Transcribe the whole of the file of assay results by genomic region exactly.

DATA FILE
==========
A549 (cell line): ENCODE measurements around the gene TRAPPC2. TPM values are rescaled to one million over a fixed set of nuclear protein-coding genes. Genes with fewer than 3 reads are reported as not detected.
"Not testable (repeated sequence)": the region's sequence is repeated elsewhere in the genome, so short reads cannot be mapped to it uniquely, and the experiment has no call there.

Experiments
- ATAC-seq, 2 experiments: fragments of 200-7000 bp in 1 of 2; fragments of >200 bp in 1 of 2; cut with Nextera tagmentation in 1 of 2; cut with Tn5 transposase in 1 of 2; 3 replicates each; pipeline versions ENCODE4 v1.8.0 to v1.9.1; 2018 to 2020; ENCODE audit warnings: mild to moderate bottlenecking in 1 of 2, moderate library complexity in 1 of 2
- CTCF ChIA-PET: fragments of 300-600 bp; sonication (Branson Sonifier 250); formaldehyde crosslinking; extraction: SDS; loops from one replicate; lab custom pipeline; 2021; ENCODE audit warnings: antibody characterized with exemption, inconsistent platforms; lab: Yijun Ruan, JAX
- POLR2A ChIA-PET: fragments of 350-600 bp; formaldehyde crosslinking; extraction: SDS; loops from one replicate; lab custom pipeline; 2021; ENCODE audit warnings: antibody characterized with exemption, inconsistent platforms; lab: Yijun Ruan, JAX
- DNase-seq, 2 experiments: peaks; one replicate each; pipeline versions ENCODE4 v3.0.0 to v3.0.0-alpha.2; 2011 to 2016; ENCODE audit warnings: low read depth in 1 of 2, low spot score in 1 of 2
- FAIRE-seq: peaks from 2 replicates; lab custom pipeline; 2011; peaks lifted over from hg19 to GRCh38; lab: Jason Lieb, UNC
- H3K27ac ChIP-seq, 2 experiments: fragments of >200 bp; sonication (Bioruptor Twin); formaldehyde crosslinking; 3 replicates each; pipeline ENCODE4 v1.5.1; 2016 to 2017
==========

A549 (cell line): ENCODE measurements around the gene TRAPPC2. TPM values are rescaled to one million over a fixed set of nuclear protein-coding genes. Genes with fewer than 3 reads are reported as not detected.
"Not testable (repeated sequence)": the region's sequence is repeated elsewhere in the genome, so short reads cannot be mapped to it uniquely, and the experiment has no call there.

Experiments
- ATAC-seq, 2 experiments: fragments of 200-7000 bp in 1 of 2; fragments of >200 bp in 1 of 2; cut with Nextera tagmentation in 1 of 2; cut with Tn5 transposase in 1 of 2; 3 replicates each; pipeline versions ENCODE4 v1.8.0 to v1.9.1; 2018 to 2020; ENCODE audit warnings: mild to moderate bottlenecking in 1 of 2, moderate library complexity in 1 of 2
- CTCF ChIA-PET: fragments of 300-600 bp; sonication (Branson Sonifier 250); formaldehyde crosslinking; extraction: SDS; loops from one replicate; lab custom pipeline; 2021; ENCODE audit warnings: antibody characterized with exemption, inconsistent platforms; lab: Yijun Ruan, JAX
- POLR2A ChIA-PET: fragments of 350-600 bp; formaldehyde crosslinking; extraction: SDS; loops from one replicate; lab custom pipeline; 2021; ENCODE audit warnings: antibody characterized with exemption, inconsistent platforms; lab: Yijun Ruan, JAX
- DNase-seq, 2 experiments: peaks; one replicate each; pipeline versions ENCODE4 v3.0.0 to v3.0.0-alpha.2; 2011 to 2016; ENCODE audit warnings: low read depth in 1 of 2, low spot score in 1 of 2
- FAIRE-seq: peaks from 2 replicates; lab custom pipeline; 2011; peaks lifted over from hg19 to GRCh38; lab: Jason Lieb, UNC
- H3K27ac ChIP-seq, 2 experiments: fragments of >200 bp; sonication (Bioruptor Twin); formaldehyde crosslinking; 3 replicates each; pipeline ENCODE4 v1.5.1; 2016 to 2017